# William M. Briggs

### Statistician to the Stars!

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The Scientific Ethicist, PhD

Definition

Science is the measurement of quantifiable things. That which is not measurable is not science. Causality and morality and consciousness and so on are not measurable and therefore are not scientific. That which unquantifiable but which is coerced into quantification is pseudoscience. How strongly do you agree with this, on a scale of 1 to 7?

Parable

Lady Margret lifted the fan to cover her face, turned to the Duchess, and whispered, “He said what about science?”

“That it couldn’t answer all questions!”

“Ooohhh….!” The sound came out of Lady Margret as she fell to the ground in a dead faint was like the air escaping from a life boat holding a 240 pound woman—coincidentally, the same weight as Lady M—eighty nautical miles from land and any hope of rescue.

Edward Bulwer-Lytton has nothing on me.

Science!™

To quote from our friend Mike Flynn:

Science!&tm; Makes Astonishing Breakthrough
“Tired All the Time? Maybe You Need More Sleep”–headline, Philly.com, May 29

Scientific Ethicist

Incidentally, the Scientific Ethicist is awaiting more questions before his next column can be produced.

Here is an equation:

$\frac{\partial u}{\partial t} - \alpha \nabla^2 u=0$.

Ain’t it pretty? It seems to say how (in the causal sense) the quantity u changes over time in some coordinate system. That might be 3-D space, or something else. Several groups have made it their own. Some say that u is heat, others that it is information, and still more that it is money.

Who is right? All and none.

The danger is, as always, the Deadly Sin of Reification. The equation becomes the thing it represents because the thing it represents is not ideal. The thing departs from perfection in the way the perfect model does not. The thing, the old, worn, but serviceable and loyal reality, is thrown over for a trophy equation.

Reality is ontological; things exist; equations are immaterial. Equations are epistemological; they express and quantify knowledge. But, of course, not all knowledge can be quantified. The equation can belong to anybody who claims it represents knowledge of any real u, but the equation never becomes any u.

Equations are never indications of reality—reality itself is all the proof we need of reality.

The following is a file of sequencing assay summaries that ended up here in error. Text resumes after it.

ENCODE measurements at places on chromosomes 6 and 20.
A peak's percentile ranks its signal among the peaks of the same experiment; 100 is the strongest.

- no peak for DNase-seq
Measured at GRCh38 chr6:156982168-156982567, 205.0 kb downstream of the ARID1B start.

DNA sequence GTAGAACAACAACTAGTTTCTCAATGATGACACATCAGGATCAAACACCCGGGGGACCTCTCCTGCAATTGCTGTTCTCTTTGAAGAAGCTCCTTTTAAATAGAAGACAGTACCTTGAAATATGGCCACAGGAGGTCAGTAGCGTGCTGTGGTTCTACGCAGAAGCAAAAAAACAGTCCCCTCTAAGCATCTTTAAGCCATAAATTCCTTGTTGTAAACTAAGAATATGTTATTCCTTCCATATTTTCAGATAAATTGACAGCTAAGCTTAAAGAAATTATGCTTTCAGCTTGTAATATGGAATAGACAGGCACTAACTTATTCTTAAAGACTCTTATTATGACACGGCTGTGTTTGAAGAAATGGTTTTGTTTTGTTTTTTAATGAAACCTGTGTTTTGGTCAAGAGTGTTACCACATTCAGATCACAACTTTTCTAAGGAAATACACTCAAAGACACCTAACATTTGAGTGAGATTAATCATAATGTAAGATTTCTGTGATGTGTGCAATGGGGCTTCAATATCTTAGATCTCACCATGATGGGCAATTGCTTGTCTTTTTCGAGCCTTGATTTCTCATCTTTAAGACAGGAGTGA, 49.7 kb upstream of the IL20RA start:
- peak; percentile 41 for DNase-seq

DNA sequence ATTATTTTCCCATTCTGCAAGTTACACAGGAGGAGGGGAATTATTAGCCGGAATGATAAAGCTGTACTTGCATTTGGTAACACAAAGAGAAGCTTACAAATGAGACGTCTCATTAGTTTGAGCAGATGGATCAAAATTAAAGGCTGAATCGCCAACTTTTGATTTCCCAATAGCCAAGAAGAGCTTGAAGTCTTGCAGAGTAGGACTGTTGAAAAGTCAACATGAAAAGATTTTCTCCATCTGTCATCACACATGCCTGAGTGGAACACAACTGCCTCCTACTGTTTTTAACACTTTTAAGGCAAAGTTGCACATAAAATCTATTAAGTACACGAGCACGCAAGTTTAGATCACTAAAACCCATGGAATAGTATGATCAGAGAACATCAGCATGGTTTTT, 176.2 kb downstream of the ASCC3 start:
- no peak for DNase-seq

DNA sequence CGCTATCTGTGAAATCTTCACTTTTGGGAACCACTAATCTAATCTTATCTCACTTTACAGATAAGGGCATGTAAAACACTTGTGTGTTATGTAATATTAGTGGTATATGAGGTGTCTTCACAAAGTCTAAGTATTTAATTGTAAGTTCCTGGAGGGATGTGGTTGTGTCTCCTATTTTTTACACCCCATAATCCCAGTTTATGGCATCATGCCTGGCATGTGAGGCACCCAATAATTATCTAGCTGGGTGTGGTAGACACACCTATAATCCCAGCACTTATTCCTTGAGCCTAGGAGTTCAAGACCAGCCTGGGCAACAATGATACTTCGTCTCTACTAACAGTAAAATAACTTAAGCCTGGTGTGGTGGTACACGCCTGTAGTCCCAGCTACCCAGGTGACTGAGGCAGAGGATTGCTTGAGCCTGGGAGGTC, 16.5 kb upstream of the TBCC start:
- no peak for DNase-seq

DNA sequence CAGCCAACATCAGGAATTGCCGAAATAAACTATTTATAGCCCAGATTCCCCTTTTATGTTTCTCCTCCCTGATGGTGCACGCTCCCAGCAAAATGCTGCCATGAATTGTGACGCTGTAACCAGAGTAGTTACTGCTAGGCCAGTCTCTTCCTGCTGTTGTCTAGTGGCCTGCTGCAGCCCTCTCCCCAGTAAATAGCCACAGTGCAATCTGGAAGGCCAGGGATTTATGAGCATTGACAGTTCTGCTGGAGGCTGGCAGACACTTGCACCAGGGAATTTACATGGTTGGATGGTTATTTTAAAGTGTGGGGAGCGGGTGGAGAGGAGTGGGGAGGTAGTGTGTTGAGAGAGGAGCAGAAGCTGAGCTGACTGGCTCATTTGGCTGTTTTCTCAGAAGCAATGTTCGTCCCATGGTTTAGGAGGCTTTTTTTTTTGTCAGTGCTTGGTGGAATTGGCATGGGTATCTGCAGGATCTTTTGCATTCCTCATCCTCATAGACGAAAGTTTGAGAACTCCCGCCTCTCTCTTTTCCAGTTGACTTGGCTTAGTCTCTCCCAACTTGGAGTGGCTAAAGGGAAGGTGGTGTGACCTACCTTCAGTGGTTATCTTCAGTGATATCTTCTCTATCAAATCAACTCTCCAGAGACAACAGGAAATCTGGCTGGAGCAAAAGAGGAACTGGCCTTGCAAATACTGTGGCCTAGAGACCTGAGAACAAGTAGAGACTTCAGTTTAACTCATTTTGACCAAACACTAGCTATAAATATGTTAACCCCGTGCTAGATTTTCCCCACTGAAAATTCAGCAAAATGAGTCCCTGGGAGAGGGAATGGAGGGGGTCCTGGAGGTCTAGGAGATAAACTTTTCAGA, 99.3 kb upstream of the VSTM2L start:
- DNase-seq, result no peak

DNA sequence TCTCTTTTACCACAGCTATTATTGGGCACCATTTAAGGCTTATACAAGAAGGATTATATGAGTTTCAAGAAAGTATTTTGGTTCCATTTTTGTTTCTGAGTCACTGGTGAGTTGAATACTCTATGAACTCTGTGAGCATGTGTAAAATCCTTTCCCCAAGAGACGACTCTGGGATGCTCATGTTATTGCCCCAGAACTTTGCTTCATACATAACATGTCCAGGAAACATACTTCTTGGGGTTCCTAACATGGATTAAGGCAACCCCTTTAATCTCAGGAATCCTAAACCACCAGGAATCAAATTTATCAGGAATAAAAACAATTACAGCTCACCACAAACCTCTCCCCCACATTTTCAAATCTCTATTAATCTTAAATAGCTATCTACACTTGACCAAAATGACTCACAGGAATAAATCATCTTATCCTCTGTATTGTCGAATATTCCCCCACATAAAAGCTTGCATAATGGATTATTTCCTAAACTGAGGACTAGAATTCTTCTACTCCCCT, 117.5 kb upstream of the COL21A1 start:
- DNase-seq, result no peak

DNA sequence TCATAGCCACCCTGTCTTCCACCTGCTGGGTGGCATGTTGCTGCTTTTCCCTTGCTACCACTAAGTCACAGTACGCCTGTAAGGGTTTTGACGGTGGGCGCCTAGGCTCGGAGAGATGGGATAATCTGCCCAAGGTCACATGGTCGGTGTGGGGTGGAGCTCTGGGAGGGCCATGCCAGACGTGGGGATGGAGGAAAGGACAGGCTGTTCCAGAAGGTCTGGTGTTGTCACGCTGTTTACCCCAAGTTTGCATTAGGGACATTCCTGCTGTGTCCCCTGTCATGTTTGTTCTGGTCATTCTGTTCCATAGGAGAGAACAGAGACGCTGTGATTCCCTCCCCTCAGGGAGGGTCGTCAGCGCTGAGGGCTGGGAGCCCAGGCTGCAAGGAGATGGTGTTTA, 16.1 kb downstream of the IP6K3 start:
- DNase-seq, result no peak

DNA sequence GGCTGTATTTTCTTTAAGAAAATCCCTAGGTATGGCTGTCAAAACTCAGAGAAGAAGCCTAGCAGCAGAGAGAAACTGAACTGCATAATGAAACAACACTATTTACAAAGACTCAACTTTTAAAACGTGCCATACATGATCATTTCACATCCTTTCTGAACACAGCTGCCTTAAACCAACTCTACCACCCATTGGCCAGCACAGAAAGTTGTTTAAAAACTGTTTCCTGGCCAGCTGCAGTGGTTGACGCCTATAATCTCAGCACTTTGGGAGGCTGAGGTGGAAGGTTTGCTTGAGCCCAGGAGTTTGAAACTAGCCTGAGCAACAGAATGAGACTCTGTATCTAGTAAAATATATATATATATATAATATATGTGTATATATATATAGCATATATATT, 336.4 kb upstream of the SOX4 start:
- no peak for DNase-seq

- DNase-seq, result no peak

Jaki

We may as well give the rest of the space over to Stanley Jaki. Quotations from Means to a Message: A Treatise on Truth, the chapter on Science.

Don’t forget that The Consensus—the old one, not our new one; we are too far ahead to be in the grip of fallacy, right?—for “generations of scientists” was that the ether was real, because why? Because equations were confused with reality.

Similar was the case with the mathematics of Maxwell’s equations that certainly worked while nothing could be verified about the ether which those equations seemed to control. Maxwell’s calculations of the coefficients of the rigidity of the ether, and similar data offered by Lord Kelvin do not belong to the proud pages of physics. Hertz himself found that electromagnetic waves spread across space but he did not find the ether, the presumed material substratum which was supposed to undulate if there were waves. The gripping recognition of this failure promoted Hertz to coin what has become the most pithy phrase ever uttered in reference to physics: “Maxwell’s theory is Maxwell’s system of equations.”

The phrase summed up what should have been formulated about all earlier great laws of physics.

Equations are lifeless.

Quite the contrary happens once the construction of a major physical theory is completed. There remains nothing in it with explicit contact with anything material. The edifice becomes a complex of equations. As such it exists in full independence of all the philosophical and quasi-philosophical assumptions and factors that helped its erection in the first place. Even letters, wholly arbitrary signs of course, that stand, say for the electron charge, for mass, and so forth, are, within the theory, merely reference points to quantitative data.

Reality is soon relegated to a closet. But at least equations can be taught—and their learning graded.

Who will quote for us Feynman about the (what was it?) Brazilian students knowing the equations but not the physics? In the meanwhile, Jaki quotes Feyman, that “two theories, although they may have deeply different ideas behind them, may be mathematically identical, and then there is no scientific way to distinguish them.” See the equation for you u above.

Statistics Too

Probability doesn’t escape.

Quantum mechanics is a statistical method, utterly void of philosophical propositions. The expression, the philosophy of quantum mechanics, is a glorified oxymoron.

Philosophy comes before probability and quantum mechanics, not after.

There was no argument about it. I looked good. Overcoat, scarf, brown fedora, all topping an old-fashioned, close-to-the-body cut suit, tie, pocket square, adult shoes. The rule is: never skimp on shoes or hats, because it always shows. But everything else came from thrift stores.